Members of a blue-ribbon panel studying VA health care defended the group's work last week, deflecting charges they want to shutter all Veterans Affairs medical facilities in favor of government-paid private care for veterans.

Commission on Care member Darin Selnick and chairwoman Nancy Schlicting said last week that a "strawman" paper drafted by seven commissioners "was created to jot down initial ideas" and did not represent a final report from the congressionally- mandated group.

"The scenario presented in is one of several that have been proposed. As the term strawman implies, the document was created by a subset of commissioners to describe their personal ideas ... it represents options on a range of possibilities the commissioners are evaluating," Schlichting wrote in a statement on the commission's website.

"We are going to continue to take input, continue to shape [our views] ... No one is going to fully understand our position until we understand our position, and that's not going to happen until we create the final report. And that comes out in June," Selnick said.

The 34-page document proposes giving all veterans access to private health services and closing VA health facilities gradually over 20 years, starting with those that are obsolete or underutilized in a process similar to a base realignment and closure.

The report also calls for VA to become "primarily a payer," much like Medicare, to provide health care for veterans.

Veterans organizations, including Disabled American Veterans, American Legion, Veterans of Foreign Wars, Vietnam Veterans of America and Iraq and Afghanistan Veterans of America, immediately took issue with the paper's content and its development, which they say was drafted "outside the open commission process … without the input or even knowledge of the other commissioners," according to a letter sent to Schlichting on March 31.

During an interview April 8, Selnick, an Air Force veteran and former VA employee who serves as senior adviser to Concerned Veterans for America, said the charges of secrecy simply aren't true.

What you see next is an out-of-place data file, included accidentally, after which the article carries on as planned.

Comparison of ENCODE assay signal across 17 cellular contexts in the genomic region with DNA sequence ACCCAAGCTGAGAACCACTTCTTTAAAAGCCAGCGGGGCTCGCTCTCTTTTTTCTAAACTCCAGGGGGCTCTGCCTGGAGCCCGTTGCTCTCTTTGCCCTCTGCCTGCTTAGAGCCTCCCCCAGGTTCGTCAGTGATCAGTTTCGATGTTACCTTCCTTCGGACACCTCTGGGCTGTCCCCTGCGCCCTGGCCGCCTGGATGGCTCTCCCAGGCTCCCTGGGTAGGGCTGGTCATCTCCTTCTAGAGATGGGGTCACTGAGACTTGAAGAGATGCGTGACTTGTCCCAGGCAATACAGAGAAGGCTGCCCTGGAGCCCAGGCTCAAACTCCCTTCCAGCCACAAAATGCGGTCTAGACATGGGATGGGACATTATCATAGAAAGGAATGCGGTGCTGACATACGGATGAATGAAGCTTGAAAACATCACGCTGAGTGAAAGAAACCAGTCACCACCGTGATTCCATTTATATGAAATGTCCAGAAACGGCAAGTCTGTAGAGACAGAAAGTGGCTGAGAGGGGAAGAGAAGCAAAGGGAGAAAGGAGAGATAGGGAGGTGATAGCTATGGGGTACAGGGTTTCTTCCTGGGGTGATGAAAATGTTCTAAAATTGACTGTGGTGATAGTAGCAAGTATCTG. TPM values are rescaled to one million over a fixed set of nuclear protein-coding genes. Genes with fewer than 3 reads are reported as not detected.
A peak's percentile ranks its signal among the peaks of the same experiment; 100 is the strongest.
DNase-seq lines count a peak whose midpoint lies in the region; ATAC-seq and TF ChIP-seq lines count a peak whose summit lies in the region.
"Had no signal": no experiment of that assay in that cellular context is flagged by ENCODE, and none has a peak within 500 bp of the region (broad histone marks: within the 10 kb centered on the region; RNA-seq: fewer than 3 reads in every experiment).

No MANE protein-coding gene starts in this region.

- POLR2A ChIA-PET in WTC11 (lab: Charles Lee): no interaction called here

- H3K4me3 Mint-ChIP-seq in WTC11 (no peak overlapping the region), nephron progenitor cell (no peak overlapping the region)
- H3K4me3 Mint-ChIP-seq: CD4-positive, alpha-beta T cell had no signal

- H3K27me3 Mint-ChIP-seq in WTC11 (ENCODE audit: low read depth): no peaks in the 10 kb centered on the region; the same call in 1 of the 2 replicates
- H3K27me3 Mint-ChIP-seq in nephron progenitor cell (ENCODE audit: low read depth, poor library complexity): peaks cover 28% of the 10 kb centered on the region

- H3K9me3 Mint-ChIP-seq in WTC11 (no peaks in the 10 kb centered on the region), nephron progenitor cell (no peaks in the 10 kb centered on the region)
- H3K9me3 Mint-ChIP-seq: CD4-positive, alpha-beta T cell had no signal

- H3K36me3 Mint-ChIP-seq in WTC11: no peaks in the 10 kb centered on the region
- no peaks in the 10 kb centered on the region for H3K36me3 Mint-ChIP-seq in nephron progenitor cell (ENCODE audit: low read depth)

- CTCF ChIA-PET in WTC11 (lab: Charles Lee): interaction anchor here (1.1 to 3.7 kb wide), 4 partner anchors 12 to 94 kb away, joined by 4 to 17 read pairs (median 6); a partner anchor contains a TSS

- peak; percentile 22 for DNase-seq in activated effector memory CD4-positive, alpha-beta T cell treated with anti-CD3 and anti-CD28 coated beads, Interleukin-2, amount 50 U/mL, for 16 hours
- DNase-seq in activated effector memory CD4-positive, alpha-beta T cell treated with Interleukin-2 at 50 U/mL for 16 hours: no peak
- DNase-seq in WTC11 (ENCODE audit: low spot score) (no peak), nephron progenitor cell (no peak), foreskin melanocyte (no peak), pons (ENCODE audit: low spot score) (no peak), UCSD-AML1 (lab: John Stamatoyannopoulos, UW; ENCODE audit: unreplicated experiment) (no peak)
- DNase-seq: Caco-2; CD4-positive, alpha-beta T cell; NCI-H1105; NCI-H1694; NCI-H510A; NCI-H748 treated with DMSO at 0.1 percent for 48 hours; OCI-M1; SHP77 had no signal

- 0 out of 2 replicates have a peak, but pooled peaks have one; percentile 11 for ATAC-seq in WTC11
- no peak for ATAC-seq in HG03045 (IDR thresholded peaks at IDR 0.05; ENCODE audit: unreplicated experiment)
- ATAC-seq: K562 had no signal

"This [paper] was created at Nancy's direction because a lot of us have ideas. None of the [commission's] working groups know what the others are doing until they present, which is what we did. Nothing was done in secret. This is a normal process," Selnick said.

The Commission on Care was created by the 2014 Veterans Access, Choice and Accountability Act to make recommendations on reorganizing the Veterans Health Administration and delivering health care to veterans in the next two decades. Members were appointed by President Obama or a bipartisan group of congressional members.

Veterans service organizations expressed concerns about the professional background of many commissioners — at least six come from nonprofit private health care organizations — or, in the case of Selnick, played a role in drafting a report released last year by CVA, "Fixing Veterans Health Care."

That report called for consolidating VA medical facilities under a government-chartered nonprofit organization that specializes in service-related health conditions like amputations, traumatic brain injury and combat-related physical and mental injuries, and providing the rest of health care for veterans through a government-subsidized health care program similar to the Federal Employees Health Benefit Plan.

Disabled American Veterans executive director Garry Augustine said the strawman is similar to the content of the CVA assessment and that veterans services organizations sense that the commissioners who drafted the strawman are pushing to implement it.

"There was a lot of discussion leading up to this document that makes us believe the people who put this together are very serious about pushing this agenda," Augustine said.

Selnick said "no one on the commission represents the agencies they work for" and noted that 11 of 15 commissioners are veterans, and six of the seven commissioners who drafted the strawman are former service members.

"This media-veterans organization-VA-whoever-else-is continuing to talk about the strawman, which is not going to be, in any way shape or form, the final document, is doing a disservice to the commission and to the veterans," Selnick said. "Please come to our meetings and hear what's going on and let us do our job."

The commission has held eight meetings in Washington, D.C., and one in Dallas. It has another scheduled for April 18-19 in Washington, D.C.

Schlichting said interested parties, including veterans, families, veterans service organizations, VA employees, elected officials and taxpayers are encouraged to provide input, either in person or through the commission's website.

"The Commission is committed to a vision of transforming veterans' health care to enhance access, choice, quality, and well-being," Schlichting said.

Patricia Kime covers military health care and medicine for Military Times. She can be reached at

Patricia Kime is a senior writer covering military and veterans health care, medicine and personnel issues.

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